WHEN the pandemic looks set to bring your business near to disaster, you might think appearing in front of the media is the last place you’d want to be.
But making your plight very public can bring huge benefits – it might even save your company or organisation, if it means the people with the proverbial deep pockets hear your story and come to your aid.
There was a great example of this on Radio 4’s flagship news programme Today this morning and it contained many top tips for anyone who still needs convincing of the merits of embracing a media interview.
The interviewee was Andy Hall from BIAZA – The British and Irish Association of Zoos and Aquariums.
Many zoos are facing financial ruin because of COVID-19, and BIAZA argues that the Government’s offer of a recovery fund, which kicks in only 12 weeks before any potential ruin, is not much use, as any threat of closure would mean trying to re-home animals long before that.
So up stepped Andy to make a powerful case for a change of heart, and here’s what he got so right:
– he sounded incredibly energised. There was real fizz in his voice, despite the gloomy subject and very early hour of the day!;
– he had a snappy turn of phrase, frequently coming out with soundbites such as, “Conservation is at the heart of what we do” and “We have a responsibility to pass on nature to the next generation”;
– he was unequivocal and firm in his response to questions: “It’s just not good enough!”, or “Absolutely!”. There were no wishy-washy phrases like, “Well, I suppose you could say that…” or “I think that might be the case…”;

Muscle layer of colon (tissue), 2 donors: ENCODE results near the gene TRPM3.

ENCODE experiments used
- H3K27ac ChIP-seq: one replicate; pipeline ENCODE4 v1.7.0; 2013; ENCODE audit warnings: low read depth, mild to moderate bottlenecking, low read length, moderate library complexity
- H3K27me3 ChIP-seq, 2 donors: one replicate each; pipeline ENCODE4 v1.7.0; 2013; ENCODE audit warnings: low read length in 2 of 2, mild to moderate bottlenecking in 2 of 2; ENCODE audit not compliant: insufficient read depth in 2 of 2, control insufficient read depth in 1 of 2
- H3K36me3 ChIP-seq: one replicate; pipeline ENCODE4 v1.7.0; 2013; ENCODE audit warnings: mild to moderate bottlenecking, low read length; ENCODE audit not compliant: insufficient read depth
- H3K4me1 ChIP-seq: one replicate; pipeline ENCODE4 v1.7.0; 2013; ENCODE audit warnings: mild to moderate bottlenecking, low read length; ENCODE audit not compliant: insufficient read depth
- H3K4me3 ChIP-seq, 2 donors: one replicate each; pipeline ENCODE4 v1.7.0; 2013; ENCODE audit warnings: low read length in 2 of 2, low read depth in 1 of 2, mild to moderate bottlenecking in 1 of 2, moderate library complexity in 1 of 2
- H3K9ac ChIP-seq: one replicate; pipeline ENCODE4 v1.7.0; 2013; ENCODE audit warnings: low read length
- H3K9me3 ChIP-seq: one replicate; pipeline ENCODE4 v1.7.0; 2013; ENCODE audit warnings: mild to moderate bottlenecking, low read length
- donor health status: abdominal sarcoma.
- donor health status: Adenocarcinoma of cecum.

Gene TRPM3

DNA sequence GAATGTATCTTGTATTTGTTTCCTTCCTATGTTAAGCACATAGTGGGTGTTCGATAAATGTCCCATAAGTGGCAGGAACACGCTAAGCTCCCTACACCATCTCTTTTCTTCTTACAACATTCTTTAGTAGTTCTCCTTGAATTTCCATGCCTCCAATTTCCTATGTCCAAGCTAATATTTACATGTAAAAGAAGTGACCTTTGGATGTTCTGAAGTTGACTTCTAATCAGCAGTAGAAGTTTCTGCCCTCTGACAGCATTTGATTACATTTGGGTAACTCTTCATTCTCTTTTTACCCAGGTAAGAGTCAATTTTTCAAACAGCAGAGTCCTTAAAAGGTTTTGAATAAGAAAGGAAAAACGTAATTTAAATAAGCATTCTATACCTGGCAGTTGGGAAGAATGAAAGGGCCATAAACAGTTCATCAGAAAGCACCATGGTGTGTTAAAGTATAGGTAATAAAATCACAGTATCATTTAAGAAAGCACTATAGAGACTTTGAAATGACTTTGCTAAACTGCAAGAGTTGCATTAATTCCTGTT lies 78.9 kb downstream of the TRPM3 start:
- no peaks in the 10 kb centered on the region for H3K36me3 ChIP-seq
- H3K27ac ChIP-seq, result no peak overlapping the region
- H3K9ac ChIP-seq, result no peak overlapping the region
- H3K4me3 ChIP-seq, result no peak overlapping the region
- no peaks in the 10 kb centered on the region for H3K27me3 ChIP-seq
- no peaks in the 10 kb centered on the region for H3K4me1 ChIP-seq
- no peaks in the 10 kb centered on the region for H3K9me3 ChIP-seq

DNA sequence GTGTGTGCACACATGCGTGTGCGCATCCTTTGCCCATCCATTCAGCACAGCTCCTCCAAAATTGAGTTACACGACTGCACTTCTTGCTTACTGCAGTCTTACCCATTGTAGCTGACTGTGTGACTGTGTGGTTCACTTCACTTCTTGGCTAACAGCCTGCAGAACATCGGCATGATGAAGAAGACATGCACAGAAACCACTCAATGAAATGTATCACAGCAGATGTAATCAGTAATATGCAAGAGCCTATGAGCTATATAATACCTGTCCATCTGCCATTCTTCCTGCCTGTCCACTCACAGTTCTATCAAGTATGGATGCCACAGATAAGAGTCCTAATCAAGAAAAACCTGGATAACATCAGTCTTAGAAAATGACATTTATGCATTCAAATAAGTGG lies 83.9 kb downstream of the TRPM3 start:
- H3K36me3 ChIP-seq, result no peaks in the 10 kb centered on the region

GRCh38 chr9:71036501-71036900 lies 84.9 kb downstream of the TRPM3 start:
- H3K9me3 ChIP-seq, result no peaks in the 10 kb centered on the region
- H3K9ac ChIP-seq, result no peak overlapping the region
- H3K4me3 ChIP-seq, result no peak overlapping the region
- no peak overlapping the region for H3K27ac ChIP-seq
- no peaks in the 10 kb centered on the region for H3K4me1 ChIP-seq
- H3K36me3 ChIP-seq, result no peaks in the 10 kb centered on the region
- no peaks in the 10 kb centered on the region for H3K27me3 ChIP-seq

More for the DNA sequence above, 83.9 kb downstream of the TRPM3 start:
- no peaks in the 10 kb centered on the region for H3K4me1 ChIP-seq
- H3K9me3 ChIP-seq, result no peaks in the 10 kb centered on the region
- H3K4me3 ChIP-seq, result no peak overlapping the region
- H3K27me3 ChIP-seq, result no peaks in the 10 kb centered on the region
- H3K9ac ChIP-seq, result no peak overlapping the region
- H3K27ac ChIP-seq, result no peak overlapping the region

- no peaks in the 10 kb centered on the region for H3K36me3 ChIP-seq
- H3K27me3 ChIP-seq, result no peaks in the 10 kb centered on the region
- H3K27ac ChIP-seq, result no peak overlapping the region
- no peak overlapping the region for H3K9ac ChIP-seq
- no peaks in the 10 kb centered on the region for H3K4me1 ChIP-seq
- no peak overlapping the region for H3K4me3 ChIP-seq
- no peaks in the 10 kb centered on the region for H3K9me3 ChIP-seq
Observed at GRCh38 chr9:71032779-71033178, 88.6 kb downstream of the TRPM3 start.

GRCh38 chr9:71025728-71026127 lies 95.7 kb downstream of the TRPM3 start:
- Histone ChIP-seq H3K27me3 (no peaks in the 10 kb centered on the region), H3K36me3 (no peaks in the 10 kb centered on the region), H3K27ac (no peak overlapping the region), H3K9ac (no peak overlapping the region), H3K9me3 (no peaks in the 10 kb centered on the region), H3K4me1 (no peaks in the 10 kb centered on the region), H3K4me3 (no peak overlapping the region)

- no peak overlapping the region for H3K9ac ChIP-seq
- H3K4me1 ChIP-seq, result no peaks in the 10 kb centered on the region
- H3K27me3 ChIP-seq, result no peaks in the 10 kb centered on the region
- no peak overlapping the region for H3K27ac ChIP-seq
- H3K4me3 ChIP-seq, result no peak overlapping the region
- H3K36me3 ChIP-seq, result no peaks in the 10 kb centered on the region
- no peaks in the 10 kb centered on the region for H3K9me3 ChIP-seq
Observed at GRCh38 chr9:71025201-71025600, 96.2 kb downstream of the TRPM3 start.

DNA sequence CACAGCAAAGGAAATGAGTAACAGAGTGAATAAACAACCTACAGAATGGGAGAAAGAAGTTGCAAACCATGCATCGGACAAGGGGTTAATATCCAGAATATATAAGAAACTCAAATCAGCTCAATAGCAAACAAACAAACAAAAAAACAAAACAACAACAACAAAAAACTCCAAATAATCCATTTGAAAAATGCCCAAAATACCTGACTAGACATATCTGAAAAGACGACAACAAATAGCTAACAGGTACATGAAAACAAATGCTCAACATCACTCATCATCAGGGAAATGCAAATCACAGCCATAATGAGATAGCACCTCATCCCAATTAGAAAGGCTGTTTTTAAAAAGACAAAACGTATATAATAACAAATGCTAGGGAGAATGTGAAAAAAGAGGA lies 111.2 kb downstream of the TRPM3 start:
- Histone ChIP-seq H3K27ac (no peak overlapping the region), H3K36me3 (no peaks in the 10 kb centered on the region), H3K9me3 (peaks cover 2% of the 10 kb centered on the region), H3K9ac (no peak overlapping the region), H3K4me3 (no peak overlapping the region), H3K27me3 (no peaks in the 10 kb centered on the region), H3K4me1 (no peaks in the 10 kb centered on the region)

– he offered a solution – and an easy one too, saying the Government, “can make really minor changes to get this support to the zoos…” and then went on to highlight specific action;
– and he addressed the audience directly: “I would say to the public at home, ‘Get out, go visit your zoos, and support them over what’s possibly going to be their worst financial winter in memory!”.
If this sounds rather straight-forward and obvious, it is. But it’s actually very hard to do in the “white heat” of a national broadcast media interview. Those key messages need to be prepared and that energy must be created, just like an actor warming up to go on stage, not least because radio and TV tends to “flatten” the energy in your voice.
Without good media training, giving this sort of interview can end up feeling like simultaneously trying to chew gum, pat your head and recite the alphabet backwards.
Thanks to good preparation though, it actually had everything required – after all, when I teach public relations professionals about what makes a good tabloid news story, I say it’s often one that features the royal family, or animals, celebrities, or money (profits and losses) and sex – and a story that has all of those is probably going to make the front page! (Thanks to a reference to some breeding white rhinos, Andy’s interview ticked almost all those boxes.)
BIAZA’s spokesperson showed in just a couple of minutes how much value there is in a really good media interview, especially in a time of crisis.
If the Government is not rethinking its support package for zoos, and the public isn’t digging deep to keep the lions, tigers and bears fed and watered, well, they simply must have the hide of a rhino….